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Screenings for Cancer, Other Preventive Visits Continue to Lag Post-Pandemic


Preventive health screenings have yet to rebound to pre-COVID-19 levels and Asian adults appear to have fallen behind more than other racial/ethnic groups, a new study finds.

Fewer people are getting screened for common cancers compared to prepandemic levels, and the declines are most notable in Asian, Black and Hispanic adults, according to a new study.

Using data from the National Health Interview Survey 2021-2022 for more than 89 000 adults, researchers found that cancer screenings continue to trail pre-COVID levels. Other preventive visits have yet to rebound as well, according to the findings, published February 2, 2024 in JAMA Health Forum.

Screenings for Cancer, Other Preventive Visits Continue to Lag Post-Pandemic / image credit mammogram: ©okrasniuk/stock.adobe.com

“Given that we found racial and ethnic minority populations received the fewest preventive screenings in 2019, a slower recovery from disruptions in these services during the pandemic may worsen health care disparities in future years,” the researchers wrote. “These findings highlight the urgent need for concerted health system, public health, and health policy efforts to increase preventive screenings among eligible U.S. adults.”

Across all racial groups, fewer people were getting screened for breast, colorectal, cervical and prostate cancers, the study says.

Declines vary by race/ethnicity

When the researchers, from Beth Israel Deaconess Medical Center and Harvard Medical School, in Boston, MA, examined cancer screening levels in 2019 and 2021, they found a significant drop in breast cancer screenings among all adults. The largest declines, however, were among Hispanic women, followed by all Asian adults. They also reported fewer screenings among women for cervical cancer, with the largest decline seen among Asian women.

In colorectal cancer screenings, researchers found the largest drop was among Black Americans in 2021, compared with 2019. They also reported noteworthy declines in these screenings among Asian adults.

Among men, there were fewer being screened for prostate cancer in 2021, compared to 2019 and, once again, the most pronounced decline was seen in Asian adults, researchers found.

Researchers found sharp drops in cancer screenings early in the pandemic, as reported in the journal Cancer in March 2022. The declines in screenings prompted some concerns about the severity of illness seen in persons hospitalized for cancer because that may have been avoided.

Public payers cutting coverage

Researchers also expressed concern about the prospect of millions of Americans losing Medicaid coverage, now that states have more flexibility to determine eligibility for the program aimed at providing care for those with lower incomes. Earlier in the pandemic, states were barred from trimming their Medicaid coverage as a condition of getting federal COVID funding, but those restrictions are no longer in effect.

More than 16 million Americans have been dropped from Medicaid coverage, according to a KFF analysis. The current study’s authors fear losing this coverage will further reduce screenings for cancer and other dangerous disease.

“Given that Black and Hispanic adults, as well as some Asian subgroups, are more likely to receive coverage through Medicaid compared with White adults, loss of Medicaid coverage may exacerbate declines in wellness visits and preventive screenings in future years,” the authors wrote.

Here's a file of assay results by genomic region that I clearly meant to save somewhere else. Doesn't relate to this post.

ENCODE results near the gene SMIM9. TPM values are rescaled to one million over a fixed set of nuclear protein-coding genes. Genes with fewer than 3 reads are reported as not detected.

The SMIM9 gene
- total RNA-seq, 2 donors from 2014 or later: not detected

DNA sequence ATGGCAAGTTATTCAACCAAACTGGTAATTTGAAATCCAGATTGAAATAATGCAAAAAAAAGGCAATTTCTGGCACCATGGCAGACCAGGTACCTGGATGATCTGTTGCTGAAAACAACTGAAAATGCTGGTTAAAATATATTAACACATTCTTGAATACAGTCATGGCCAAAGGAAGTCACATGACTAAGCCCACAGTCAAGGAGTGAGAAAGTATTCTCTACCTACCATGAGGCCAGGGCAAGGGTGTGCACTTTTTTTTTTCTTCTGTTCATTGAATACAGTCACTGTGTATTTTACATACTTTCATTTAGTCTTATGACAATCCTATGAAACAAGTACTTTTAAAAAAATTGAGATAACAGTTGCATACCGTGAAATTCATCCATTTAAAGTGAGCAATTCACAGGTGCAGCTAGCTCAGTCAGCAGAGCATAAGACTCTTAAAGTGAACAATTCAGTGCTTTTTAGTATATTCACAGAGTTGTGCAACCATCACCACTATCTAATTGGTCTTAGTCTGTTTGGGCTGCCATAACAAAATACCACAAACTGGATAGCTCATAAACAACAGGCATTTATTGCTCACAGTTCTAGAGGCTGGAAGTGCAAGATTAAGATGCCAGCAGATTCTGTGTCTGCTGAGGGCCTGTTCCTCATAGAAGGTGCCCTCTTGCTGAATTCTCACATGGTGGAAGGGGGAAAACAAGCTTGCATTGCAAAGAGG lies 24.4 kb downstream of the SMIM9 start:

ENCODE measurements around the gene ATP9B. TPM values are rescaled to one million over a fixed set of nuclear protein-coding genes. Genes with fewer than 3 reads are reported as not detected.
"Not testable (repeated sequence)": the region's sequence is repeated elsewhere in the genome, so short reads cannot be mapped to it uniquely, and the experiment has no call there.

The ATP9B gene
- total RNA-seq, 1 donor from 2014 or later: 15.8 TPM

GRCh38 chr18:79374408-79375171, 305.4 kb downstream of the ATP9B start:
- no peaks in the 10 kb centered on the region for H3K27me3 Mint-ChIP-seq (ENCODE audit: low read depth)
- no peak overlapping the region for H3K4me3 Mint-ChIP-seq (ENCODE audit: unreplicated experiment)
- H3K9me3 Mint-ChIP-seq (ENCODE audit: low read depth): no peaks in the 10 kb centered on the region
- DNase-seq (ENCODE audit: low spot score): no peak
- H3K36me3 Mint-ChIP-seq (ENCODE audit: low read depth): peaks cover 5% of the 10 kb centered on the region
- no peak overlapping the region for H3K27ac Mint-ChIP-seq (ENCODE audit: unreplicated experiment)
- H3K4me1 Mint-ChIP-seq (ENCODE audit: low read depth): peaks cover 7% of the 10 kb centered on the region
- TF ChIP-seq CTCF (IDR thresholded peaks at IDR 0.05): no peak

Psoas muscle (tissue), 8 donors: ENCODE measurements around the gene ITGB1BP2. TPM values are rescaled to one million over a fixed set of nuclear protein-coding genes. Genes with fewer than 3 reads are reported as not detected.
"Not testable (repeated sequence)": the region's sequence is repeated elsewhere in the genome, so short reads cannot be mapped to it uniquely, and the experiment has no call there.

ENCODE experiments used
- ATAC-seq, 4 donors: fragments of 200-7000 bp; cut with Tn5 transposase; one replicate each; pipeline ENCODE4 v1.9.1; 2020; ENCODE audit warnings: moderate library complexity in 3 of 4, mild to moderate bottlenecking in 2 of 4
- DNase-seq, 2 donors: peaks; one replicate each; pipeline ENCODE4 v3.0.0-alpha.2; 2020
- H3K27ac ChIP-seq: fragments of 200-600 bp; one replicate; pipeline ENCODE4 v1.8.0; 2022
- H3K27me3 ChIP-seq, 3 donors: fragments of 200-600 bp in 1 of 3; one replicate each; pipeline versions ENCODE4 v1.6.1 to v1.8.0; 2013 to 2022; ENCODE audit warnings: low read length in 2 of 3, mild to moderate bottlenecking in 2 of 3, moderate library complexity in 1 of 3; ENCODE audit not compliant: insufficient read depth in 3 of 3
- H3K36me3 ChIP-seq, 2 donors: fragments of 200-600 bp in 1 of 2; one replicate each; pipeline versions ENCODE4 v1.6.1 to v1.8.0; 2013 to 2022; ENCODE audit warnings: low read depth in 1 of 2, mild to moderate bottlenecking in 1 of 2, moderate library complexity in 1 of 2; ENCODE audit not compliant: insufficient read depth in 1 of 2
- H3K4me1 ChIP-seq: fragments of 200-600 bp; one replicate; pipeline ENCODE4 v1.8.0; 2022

Researchers also found fewer outpatient wellness visits in 2021 and 2022, compared to 2019. Preventive screenings for a wide range of disease risk factors also declined, including surveillance of blood pressure, blood glucose, and cholesterol. Again, Asian Americans had the biggest drops in screenings for risk factors for cardiovascular disease.

Potential factors in declines

Researchers say the declines in cancer and other wellness screenings could be tied to backlogs from earlier in the pandemic, with some people finding it harder to get appointments. Some may have deferred screenings due to concerns of being exposed to COVID-19, they added.

The rapid rise in the use of telehealth also may play a role. While the remote option offers increased access and convenience, it is also correlated with declines in preventive care, since in-person visits may entail additional laboratory visits for screening tests.

The study on screenings comes just a few weeks after the American Cancer Society posted new data showing more younger Americans are being diagnosed with cancer.

Mortality among Black individuals from many cancers also continues at higher levels, pointing to a need for earlier detection through screening.

Healthcare leaders have hailed some positive steps for cancer screenings. The U.S. Preventive Services Task Force said women should begin getting screened for breast cancer at the age of 40. The Food and Drug Administration has adopted new regulations requiring providers to notify women who get mammograms if they have dense breast tissue, which increases the risk of breast cancer.

Critics faulted one key element of the task force recommendations for breast cancer screenings, which advise women to get checked every other year. Many, such as Nina Vincoff, the chief of breast imaging at Northwell Health, urge women to be screened annually.

“When we screen every year, we increase the chances that we're going to find breast cancers when they're smaller and easier to treat,” Vincoff told Chief Healthcare Executive® in an October 2023 interview.

This review originally appeared on partner site Chief Healthcare Executive and has been lightly edited.

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